If Huber despises environmentalists, Philip Shabecoff wants to help them. Shabecoff covered environmental issues for The New York Times before leaving in 1991 to establish a daily paper on the topic, and in "Earth Rising" he draws on this experience as well as on interviews with nearly 100 movement leaders. In his acknowledgments, he thanks two of the most influential of them, Joshua Reichert of the Pew Charitable Trusts and Wade Greene of Rockefeller Financial Services, for financing his investigation; Reichert also read the manuscript before publication. What effect these relationships may have had on the final book is hard for an outsider to know. Certainly Shabecoff does not refrain from leveling stiff criticisms at the movement. But unlike Mark Dowie in "Losing Ground," the last big book on American environmentalism, Shabecoff rarely attaches criticisms to specific individuals or groups, which may make his book more popular, if less discussed, among his subjects.
As a sympathetic observer of the movement, Shabecoff believes that it is "winning battles but losing the war," and that it will keep losing unless it makes some fundamental changes. He singles out the gulf between the national organizations based in Washington and grass-roots groups, many of which charge that the former have been co-opted by power and are too willing to compromise principles. Equally crippling is the movement's lack of class and racial diversity, which leaves it disconnected from the ordinary Americans who should be its allies. Shabecoff proposes a long list of remedies. Environmentalists must raise more money, he says, aggressively engage in electoral politics and learn to reward friends and punish enemies. They must communicate better (though he also criticizes the news media for underplaying environmental stories—a commercial mistake, in view of one study he cites in which a majority of respondents said that they were "extremely" or "very" interested in such coverage). And they must improve their scientific expertise and work harder on international issues.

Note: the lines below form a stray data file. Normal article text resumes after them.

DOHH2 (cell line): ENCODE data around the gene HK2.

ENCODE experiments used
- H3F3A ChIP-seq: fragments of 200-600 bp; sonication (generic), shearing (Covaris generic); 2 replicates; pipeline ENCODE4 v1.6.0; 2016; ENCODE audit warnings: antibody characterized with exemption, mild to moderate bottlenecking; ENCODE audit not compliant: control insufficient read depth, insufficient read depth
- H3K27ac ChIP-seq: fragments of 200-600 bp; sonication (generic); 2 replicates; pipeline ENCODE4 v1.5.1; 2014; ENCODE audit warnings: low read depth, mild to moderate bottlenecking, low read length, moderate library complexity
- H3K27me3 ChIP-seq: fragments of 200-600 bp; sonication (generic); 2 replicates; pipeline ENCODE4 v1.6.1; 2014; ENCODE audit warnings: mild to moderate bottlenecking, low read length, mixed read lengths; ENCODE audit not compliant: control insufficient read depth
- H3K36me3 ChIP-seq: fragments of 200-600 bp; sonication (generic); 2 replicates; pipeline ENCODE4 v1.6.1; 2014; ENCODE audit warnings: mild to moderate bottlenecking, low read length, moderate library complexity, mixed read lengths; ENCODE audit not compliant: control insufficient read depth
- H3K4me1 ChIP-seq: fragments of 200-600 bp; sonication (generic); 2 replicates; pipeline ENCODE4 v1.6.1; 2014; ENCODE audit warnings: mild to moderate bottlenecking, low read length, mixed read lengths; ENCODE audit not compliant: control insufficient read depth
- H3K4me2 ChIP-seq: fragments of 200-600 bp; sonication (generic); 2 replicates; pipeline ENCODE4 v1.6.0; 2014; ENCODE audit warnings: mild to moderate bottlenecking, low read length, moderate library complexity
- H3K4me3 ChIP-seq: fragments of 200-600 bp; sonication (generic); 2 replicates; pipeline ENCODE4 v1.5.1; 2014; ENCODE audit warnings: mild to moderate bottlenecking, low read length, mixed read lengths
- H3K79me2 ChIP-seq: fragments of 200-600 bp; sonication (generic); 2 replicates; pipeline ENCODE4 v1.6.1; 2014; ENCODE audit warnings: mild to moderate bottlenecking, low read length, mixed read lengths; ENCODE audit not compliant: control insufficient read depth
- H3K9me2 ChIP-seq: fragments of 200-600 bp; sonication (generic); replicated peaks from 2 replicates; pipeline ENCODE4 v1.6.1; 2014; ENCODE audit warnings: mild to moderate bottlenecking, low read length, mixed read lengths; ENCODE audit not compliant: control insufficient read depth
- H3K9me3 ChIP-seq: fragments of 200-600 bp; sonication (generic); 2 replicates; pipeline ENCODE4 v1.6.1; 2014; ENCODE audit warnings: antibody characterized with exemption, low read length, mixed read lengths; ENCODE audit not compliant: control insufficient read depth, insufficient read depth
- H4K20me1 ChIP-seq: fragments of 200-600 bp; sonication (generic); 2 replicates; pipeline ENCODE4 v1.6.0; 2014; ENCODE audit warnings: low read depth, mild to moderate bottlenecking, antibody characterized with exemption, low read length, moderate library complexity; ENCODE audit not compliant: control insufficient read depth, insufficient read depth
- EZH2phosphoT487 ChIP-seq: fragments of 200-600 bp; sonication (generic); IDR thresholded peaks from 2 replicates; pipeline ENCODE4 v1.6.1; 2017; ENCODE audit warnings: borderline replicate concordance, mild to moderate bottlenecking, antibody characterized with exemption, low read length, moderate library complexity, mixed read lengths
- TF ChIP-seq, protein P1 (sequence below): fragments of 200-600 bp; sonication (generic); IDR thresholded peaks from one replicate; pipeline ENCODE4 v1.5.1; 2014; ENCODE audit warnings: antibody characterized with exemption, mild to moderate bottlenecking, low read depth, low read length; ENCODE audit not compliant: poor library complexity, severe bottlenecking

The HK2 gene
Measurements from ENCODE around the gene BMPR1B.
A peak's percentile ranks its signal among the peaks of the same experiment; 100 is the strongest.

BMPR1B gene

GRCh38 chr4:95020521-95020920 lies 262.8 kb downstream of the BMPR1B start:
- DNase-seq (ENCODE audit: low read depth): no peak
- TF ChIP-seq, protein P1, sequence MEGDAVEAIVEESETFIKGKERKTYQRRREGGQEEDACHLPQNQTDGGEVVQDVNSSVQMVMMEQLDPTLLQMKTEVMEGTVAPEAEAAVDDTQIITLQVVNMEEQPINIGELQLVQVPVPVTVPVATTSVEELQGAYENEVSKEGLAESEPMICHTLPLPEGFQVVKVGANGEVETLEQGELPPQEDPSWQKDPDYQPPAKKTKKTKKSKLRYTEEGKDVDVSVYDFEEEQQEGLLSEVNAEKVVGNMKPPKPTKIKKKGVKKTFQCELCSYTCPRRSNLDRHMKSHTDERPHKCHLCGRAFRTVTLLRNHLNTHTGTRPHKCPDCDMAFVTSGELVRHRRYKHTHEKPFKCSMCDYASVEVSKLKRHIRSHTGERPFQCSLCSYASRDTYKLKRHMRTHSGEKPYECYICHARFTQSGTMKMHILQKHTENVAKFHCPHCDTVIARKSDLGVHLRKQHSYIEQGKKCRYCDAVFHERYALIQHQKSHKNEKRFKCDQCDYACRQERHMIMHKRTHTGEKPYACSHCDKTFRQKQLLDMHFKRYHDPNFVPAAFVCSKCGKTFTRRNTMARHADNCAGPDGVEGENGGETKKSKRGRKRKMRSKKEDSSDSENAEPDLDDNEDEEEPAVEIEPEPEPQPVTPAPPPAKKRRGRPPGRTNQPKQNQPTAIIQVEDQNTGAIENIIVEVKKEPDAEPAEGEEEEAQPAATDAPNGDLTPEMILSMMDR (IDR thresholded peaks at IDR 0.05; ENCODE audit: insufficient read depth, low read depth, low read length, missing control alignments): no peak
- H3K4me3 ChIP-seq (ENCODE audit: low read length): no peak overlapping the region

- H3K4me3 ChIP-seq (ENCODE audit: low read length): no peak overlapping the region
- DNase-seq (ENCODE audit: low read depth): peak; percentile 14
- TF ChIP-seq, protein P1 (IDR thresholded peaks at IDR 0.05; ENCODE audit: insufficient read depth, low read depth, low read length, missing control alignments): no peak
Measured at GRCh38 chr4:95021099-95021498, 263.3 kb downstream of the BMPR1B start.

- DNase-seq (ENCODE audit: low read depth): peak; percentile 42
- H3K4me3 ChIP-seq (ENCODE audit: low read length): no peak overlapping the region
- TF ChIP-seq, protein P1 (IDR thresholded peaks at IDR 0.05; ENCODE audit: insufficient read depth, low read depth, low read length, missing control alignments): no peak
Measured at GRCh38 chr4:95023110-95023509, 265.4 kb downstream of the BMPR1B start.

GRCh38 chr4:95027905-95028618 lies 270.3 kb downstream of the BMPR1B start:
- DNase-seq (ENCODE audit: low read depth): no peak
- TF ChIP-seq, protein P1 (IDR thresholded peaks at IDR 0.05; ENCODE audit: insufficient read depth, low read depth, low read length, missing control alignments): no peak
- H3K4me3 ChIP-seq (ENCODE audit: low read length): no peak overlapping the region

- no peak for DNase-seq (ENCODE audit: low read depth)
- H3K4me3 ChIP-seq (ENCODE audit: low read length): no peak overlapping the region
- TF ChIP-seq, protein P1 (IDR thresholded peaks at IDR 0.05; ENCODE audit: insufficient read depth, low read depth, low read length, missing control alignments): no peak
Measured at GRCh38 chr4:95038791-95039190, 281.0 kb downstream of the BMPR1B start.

Above all, they must get serious about economics. After all, most people worry first about putting food on the table; environmentalists must show how an economy can generate jobs even as it respects ecological values. Here the argument in "Earth Rising" is much more nuanced than that of "Hard Green"; though respectful of the market's efficiency at creating wealth and raising living standards, Shabecoff criticizes its environmental blindness—its inability, for example, to reflect the social costs of oil extraction and smog in the price of gasoline. Environmentalists should not abandon the stick of regulation, he argues, but they must use carrots, too, to encourage the market economy to better performance.
At times, Shabecoff's analysis is more wishful than shrewd. Nevertheless, his book could provoke much-needed rethinking within the movement. Environmentalism was one of the ascendant social forces of the 20th century, but it will not succeed in the 21st if it does not offer people a positive, practical vision of a better world and how to get there.
© 2000 The New York Times